According to a first aspect of the present invention, there is provided a method of operating a telecommunications intelligent network in which detection point processing for a call switched by a service switching point (SSP) is carried out at a service control point (SCP) remote from the SSP.
By contrast with the conventional approach in which all service switching functions (SSFs) have been carried out at the SSP, the present inventors have found that marked advantages are achieved by separating out the detection point processing and carrying out that part of the SSF at the service control point (SCP). This allows a process which is particularly computationally intensive to be run on a specialised platform. It also serves to weaken the association between a customer and a particular line at a given SSP. Typically a national network, such as the UK PSTN, might require many hundreds of local switches but possibly as few as four SCP's. By storing the customer profile required for detection point processing centrally at the SCP's, maintenance and updating of this data is greatly facilitated and service management is simplified. Since customer data need no longer be tied to a specific local switch, the invention helps to support customer mobility on a fixed network.
Preferably the method includes storing a trigger table for detection point processing distributed between the SCP and the SSP. Preferably all of the trigger table is stored initially at the SCP, and part of the trigger table is downloaded to the SSP when the cail switched by the SSP is initiated.
In the preferred implementation of the invention, a trigger table for use in detection point processing is distributed between the SSP and the SCP. It is particularly advantageous to store all of the table at the SCP, and to download data to the SSP only as required when a call is initiated. In this way, the link between a customer and a local switch is established dynamically and transiently for the duration of a call, and can readily be established at a different location for a subsequent call.
Preferably the method includes transmitting a request for detection point processing from the SSP to the SCP when during the progress of a call, a detection point occurs. Preferably the method includes storing data indicating the armed status of a detection point locally at the SSP, and the said step of transmitting a request for DP processing from the SSP to the SCP is carried out only for those detection points which are armed.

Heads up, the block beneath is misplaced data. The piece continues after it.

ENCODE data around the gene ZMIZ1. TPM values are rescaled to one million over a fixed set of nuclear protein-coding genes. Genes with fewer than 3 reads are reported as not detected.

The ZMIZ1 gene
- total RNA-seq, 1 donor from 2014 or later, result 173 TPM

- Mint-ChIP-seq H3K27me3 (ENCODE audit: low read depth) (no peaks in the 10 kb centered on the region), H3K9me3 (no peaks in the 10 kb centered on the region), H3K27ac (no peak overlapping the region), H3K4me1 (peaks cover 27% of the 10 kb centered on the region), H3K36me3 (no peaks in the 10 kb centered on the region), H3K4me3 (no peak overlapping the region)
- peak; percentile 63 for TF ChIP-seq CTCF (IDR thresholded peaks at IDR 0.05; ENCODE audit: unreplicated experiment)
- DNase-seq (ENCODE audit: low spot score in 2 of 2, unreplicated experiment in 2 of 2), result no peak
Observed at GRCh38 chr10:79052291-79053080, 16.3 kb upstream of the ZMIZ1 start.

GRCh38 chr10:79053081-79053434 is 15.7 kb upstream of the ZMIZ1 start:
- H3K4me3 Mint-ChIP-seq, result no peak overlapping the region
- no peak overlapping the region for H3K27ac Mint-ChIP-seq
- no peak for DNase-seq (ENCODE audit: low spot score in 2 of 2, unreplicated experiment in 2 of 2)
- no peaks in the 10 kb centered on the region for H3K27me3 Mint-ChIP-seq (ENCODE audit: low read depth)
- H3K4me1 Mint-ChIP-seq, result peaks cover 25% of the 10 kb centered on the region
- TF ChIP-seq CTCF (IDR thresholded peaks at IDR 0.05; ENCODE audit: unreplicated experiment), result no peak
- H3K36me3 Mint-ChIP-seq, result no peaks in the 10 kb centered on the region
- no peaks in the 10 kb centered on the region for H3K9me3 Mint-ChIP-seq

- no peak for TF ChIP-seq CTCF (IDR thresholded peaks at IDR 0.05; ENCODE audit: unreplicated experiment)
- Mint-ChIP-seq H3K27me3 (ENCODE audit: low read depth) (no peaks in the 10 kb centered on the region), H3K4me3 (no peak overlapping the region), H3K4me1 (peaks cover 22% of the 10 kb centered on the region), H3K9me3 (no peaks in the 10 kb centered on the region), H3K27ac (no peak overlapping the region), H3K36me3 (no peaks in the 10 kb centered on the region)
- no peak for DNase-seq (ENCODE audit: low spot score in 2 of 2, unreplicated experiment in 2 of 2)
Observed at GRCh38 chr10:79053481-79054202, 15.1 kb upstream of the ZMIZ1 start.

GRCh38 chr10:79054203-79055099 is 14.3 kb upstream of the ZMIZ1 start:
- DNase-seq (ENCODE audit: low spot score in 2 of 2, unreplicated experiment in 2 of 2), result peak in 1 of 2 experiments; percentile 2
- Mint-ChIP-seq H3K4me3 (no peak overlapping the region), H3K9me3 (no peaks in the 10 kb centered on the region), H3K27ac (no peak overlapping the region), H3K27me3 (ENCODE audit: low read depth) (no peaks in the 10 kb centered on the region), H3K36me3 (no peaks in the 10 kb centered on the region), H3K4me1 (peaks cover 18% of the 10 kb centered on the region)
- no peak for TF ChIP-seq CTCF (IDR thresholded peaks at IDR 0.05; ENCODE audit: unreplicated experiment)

In this preferred approach to implementing the invention, while substantially all DP processing is carried out remotely, information on whether each DP is armed is made available locally at the SSP, for example by downloading that part of the trigger table which carries this data when the call is initiated. This has the effect of reducing the amount of signalling necessary between the SSP and the SCP.
Preferably the said step of storing data includes storing arming type information indicating whether the DP is of a request or notification type, and the method includes suspending processing of a call when an armed DP is encountered only if the DP is of the request type.
The efficiency of operation of the system is further enhanced if in addition the service switching point stores DP arming type information locally. This ensures that local processing of the call is suspended only when necessary, that is when the detection point is of the request type. Preferably this approach is implemented by providing a trigger table which is distributed between SCP nd the SSP. The trigger table in the SCP will then contain the data necessary for DP processing, whilst the table in the SSP retains the data necessary for identifying armed DPs and call suspension criteria.
According to a second aspect of the present invention, there is provided a telecommunications intelligent network comprising:
a service switching point (SSP); and
a service control point (SCP) which is remote from the SSP and which includes detection point processing means for processing a call switched by the SSP.
The invention also encompasses a service control point and a method of operating a service control point.
Systems embodying the present invention will now be described in further detail, by way of example only, with reference to the accompanying drawings, in which:
FIG. 1 is a schematic of a telecommunications network employing an IN architecture;
FIGS. 2a and 2 b are schematics showing functional to physical mappings for the SCP and SSP in a conventional system and in a system embodying the present invention respectively;
FIG. 3 is a schematic showing in further detail the structure of the SCP;
FIG. 4 shows the functional and physical architecture of components of a system embodying the present invention configured for a personal numbering service;
FIG. 5 is a schematic of a network configured for the personal numbering service of FIG. 4;
FIG. 6 is a diagram showing information flows in the system of FIG. 5; and
FIGS. 7a and 7 b show trigger tables for the system of FIG. 4;
FIG. 8 is a diagram showing the functional architecture of a service control point and service switching point;
FIG. 9 is a schematic of a platform for implementing the SCP of FIG. 8;
FIG. 10 is a schematic of a platform for implementing the SSP of FIG. 8; and
FIG. 11 is a diagram showing INAP message flows in the system of FIG. 8.